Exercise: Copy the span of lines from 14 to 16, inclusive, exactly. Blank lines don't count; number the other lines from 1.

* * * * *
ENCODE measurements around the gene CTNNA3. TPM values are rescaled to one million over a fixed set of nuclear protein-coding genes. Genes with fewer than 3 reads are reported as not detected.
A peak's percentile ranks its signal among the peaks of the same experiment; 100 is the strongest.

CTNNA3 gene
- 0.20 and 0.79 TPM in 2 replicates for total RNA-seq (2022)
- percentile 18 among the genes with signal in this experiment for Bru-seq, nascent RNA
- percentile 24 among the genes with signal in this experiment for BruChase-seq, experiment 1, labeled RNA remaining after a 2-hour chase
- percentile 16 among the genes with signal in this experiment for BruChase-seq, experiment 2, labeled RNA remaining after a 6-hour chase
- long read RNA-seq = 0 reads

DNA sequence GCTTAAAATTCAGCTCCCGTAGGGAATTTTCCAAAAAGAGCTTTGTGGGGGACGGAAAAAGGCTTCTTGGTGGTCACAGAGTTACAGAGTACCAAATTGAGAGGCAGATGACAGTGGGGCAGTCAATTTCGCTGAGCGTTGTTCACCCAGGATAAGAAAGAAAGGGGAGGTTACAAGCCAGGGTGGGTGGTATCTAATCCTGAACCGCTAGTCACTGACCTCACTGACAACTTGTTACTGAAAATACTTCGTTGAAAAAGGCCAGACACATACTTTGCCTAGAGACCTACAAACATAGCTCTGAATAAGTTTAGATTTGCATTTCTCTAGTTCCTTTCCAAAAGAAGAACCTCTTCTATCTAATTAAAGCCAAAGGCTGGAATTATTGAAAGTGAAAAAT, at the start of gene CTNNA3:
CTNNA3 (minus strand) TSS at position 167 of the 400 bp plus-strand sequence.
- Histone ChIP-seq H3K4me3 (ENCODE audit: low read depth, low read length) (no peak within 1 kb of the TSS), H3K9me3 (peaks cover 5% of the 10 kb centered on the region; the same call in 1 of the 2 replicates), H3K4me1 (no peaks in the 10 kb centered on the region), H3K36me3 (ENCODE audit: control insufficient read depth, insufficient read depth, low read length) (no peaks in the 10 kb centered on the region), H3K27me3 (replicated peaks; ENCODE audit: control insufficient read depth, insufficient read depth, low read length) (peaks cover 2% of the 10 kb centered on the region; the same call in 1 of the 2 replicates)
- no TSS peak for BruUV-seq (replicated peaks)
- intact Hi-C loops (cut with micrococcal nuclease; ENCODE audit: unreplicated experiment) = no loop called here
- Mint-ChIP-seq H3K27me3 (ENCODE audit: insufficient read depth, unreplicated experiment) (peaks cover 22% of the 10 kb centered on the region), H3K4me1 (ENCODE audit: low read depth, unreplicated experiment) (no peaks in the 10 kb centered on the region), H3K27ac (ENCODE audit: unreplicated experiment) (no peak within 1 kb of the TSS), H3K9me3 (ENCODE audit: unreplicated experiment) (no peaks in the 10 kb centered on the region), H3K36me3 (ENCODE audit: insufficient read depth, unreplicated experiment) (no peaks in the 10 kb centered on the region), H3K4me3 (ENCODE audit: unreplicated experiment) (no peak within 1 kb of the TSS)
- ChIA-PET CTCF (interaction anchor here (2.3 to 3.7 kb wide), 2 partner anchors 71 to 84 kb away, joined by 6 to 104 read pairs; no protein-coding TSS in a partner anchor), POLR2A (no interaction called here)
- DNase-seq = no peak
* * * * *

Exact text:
- Mint-ChIP-seq H3K27me3 (ENCODE audit: insufficient read depth, unreplicated experiment) (peaks cover 22% of the 10 kb centered on the region), H3K4me1 (ENCODE audit: low read depth, unreplicated experiment) (no peaks in the 10 kb centered on the region), H3K27ac (ENCODE audit: unreplicated experiment) (no peak within 1 kb of the TSS), H3K9me3 (ENCODE audit: unreplicated experiment) (no peaks in the 10 kb centered on the region), H3K36me3 (ENCODE audit: insufficient read depth, unreplicated experiment) (no peaks in the 10 kb centered on the region), H3K4me3 (ENCODE audit: unreplicated experiment) (no peak within 1 kb of the TSS)
- ChIA-PET CTCF (interaction anchor here (2.3 to 3.7 kb wide), 2 partner anchors 71 to 84 kb away, joined by 6 to 104 read pairs; no protein-coding TSS in a partner anchor), POLR2A (no interaction called here)
- DNase-seq = no peak